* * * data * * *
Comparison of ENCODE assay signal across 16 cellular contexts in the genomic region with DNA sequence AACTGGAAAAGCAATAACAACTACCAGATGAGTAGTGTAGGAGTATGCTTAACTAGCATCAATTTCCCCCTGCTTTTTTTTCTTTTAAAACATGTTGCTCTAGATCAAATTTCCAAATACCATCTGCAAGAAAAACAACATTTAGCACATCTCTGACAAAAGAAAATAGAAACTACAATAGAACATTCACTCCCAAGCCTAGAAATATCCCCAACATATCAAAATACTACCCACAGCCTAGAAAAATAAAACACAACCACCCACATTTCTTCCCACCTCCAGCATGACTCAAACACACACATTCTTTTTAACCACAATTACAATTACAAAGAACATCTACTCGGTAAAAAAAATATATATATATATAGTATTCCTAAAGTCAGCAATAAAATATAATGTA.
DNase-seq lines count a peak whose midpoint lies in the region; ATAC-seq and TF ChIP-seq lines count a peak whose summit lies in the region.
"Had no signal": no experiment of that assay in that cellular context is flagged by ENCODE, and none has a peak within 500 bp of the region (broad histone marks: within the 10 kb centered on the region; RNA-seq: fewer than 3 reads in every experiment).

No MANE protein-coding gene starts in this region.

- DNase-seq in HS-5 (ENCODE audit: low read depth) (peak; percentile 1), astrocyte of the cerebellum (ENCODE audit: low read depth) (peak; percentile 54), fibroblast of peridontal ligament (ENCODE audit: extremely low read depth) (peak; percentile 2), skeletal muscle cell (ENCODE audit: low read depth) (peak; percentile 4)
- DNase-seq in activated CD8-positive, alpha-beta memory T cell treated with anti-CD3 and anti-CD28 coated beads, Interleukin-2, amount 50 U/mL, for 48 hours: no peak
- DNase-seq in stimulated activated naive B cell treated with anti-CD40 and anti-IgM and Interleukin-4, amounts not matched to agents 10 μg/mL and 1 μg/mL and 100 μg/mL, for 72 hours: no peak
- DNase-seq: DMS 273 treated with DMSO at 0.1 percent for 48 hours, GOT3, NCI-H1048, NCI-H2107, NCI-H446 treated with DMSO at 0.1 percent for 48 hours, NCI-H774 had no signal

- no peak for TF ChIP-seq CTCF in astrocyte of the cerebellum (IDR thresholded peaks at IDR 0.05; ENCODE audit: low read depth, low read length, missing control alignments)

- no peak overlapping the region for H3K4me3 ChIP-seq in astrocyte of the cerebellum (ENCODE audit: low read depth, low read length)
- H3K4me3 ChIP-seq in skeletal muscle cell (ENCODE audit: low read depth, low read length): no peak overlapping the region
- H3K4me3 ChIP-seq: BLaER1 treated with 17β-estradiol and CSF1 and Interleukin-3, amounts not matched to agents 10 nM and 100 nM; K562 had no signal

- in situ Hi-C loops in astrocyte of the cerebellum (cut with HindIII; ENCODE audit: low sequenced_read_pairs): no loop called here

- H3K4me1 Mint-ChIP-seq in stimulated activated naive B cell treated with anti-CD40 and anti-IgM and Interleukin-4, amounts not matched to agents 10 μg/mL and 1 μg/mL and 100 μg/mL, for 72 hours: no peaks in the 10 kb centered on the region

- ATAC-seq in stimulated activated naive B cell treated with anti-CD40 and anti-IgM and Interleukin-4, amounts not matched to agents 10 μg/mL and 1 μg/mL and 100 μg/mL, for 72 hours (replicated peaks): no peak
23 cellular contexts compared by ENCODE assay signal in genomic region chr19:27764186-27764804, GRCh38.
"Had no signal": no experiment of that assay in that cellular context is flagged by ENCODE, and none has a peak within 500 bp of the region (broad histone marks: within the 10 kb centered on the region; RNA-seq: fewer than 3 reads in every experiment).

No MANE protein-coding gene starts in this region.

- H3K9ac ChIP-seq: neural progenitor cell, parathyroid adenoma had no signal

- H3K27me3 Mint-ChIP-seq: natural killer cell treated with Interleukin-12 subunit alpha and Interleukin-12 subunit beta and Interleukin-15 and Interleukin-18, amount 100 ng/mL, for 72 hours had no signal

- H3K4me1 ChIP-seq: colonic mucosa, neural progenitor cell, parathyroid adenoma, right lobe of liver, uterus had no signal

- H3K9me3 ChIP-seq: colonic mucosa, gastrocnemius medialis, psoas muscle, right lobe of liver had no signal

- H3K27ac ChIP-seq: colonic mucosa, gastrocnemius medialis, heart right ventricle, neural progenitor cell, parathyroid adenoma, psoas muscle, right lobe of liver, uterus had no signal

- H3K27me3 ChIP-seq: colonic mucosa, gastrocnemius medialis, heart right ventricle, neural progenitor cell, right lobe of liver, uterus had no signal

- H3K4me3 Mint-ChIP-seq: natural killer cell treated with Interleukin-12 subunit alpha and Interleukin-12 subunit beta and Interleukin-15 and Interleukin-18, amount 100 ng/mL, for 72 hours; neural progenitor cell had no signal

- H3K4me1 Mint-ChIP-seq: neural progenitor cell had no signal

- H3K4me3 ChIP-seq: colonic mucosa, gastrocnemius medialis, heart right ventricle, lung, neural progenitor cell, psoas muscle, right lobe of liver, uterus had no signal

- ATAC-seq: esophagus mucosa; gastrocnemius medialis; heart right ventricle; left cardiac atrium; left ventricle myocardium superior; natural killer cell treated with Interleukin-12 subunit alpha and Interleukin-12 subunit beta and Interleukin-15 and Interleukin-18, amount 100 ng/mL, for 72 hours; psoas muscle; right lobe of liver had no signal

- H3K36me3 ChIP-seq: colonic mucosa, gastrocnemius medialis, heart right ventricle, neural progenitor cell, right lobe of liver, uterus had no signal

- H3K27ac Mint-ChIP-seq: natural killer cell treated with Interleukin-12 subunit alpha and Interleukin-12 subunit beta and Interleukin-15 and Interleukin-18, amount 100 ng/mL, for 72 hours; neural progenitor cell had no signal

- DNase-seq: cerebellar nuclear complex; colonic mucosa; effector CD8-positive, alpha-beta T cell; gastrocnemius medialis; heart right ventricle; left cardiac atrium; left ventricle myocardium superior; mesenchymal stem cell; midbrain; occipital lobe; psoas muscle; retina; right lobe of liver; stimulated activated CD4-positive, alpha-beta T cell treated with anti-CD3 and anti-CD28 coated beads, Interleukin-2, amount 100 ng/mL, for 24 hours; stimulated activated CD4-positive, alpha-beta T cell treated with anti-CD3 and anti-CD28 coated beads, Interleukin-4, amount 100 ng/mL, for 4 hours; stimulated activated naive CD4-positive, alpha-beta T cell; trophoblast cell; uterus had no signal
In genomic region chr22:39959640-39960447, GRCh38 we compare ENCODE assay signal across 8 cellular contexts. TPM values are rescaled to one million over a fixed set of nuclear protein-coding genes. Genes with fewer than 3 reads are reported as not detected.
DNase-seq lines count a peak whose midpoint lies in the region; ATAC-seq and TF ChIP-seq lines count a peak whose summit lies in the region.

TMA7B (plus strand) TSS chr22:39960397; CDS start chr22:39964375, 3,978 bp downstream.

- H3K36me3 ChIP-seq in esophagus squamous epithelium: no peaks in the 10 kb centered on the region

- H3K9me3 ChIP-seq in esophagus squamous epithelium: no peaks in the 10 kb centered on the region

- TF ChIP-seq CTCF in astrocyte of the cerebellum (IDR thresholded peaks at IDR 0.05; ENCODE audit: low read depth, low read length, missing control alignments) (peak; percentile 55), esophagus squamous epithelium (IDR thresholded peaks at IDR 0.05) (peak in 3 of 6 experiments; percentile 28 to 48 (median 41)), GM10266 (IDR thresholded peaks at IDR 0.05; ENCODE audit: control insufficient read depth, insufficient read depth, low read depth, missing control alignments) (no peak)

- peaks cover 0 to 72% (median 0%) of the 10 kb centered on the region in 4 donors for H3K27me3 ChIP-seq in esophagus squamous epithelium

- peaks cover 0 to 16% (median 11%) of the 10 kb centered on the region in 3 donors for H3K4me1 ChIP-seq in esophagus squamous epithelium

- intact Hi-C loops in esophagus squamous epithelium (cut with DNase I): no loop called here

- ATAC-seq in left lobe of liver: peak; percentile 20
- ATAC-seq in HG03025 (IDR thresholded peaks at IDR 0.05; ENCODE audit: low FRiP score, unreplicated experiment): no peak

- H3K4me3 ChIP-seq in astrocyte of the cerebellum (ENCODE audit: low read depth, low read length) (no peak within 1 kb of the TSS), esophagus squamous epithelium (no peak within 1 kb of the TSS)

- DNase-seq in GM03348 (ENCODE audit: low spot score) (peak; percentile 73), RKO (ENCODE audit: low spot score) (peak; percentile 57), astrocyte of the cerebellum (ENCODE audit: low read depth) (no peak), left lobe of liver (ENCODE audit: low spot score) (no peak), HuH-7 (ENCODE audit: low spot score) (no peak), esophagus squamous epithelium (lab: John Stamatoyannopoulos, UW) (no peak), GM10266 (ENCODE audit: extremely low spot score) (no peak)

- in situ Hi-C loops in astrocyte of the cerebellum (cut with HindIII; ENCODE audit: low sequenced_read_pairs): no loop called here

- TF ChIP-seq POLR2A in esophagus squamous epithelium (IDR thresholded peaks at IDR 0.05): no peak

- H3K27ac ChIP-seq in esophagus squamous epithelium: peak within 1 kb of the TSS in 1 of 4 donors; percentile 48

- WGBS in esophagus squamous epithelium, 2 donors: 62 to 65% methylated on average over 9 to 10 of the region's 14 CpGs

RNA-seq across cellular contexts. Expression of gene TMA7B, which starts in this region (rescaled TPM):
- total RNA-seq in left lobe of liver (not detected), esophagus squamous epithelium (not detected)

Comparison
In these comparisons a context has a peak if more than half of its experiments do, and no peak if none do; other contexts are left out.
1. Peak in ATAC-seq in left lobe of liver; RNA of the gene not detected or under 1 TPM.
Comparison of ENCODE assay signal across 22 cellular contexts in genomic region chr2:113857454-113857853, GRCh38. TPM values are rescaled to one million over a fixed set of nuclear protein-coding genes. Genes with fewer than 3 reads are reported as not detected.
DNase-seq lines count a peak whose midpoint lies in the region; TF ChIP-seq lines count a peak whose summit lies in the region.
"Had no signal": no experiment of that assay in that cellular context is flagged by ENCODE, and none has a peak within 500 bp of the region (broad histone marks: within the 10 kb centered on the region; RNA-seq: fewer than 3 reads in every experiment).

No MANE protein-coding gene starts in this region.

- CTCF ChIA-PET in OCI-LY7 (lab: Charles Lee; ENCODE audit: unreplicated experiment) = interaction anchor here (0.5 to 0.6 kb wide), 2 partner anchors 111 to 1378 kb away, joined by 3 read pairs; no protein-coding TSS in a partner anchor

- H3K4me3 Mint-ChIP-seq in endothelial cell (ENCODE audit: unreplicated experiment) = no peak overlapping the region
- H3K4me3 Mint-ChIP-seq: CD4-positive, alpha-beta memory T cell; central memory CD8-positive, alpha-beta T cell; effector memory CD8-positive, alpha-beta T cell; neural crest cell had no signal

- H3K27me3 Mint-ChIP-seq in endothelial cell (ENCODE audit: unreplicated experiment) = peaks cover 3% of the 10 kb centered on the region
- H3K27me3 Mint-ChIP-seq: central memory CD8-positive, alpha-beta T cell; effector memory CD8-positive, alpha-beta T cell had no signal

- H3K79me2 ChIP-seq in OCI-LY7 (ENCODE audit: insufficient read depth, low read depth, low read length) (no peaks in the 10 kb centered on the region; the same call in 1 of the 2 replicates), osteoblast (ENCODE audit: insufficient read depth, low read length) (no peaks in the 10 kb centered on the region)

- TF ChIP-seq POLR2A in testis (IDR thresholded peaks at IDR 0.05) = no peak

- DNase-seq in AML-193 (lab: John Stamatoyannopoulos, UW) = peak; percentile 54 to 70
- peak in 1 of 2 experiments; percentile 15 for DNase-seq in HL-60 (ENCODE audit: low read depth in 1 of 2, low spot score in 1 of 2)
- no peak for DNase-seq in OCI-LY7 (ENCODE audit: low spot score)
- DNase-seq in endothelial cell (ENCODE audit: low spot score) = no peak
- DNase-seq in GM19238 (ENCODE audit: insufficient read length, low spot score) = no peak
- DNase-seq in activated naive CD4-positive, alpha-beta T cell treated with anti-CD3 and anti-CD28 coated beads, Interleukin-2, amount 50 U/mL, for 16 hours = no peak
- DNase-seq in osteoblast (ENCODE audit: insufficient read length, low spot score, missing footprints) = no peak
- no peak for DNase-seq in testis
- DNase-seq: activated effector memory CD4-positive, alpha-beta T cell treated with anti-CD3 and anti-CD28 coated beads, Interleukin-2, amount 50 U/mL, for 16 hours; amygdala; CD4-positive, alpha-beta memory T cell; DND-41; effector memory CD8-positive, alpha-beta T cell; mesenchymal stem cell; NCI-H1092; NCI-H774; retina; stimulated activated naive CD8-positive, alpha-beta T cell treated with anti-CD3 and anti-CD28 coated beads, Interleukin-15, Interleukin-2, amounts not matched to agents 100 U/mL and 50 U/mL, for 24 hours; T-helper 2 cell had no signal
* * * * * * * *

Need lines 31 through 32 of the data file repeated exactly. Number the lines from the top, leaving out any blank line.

- DNase-seq: cerebellar nuclear complex; colonic mucosa; effector CD8-positive, alpha-beta T cell; gastrocnemius medialis; heart right ventricle; left cardiac atrium; left ventricle myocardium superior; mesenchymal stem cell; midbrain; occipital lobe; psoas muscle; retina; right lobe of liver; stimulated activated CD4-positive, alpha-beta T cell treated with anti-CD3 and anti-CD28 coated beads, Interleukin-2, amount 100 ng/mL, for 24 hours; stimulated activated CD4-positive, alpha-beta T cell treated with anti-CD3 and anti-CD28 coated beads, Interleukin-4, amount 100 ng/mL, for 4 hours; stimulated activated naive CD4-positive, alpha-beta T cell; trophoblast cell; uterus had no signal
In genomic region chr22:39959640-39960447, GRCh38 we compare ENCODE assay signal across 8 cellular contexts. TPM values are rescaled to one million over a fixed set of nuclear protein-coding genes. Genes with fewer than 3 reads are reported as not detected.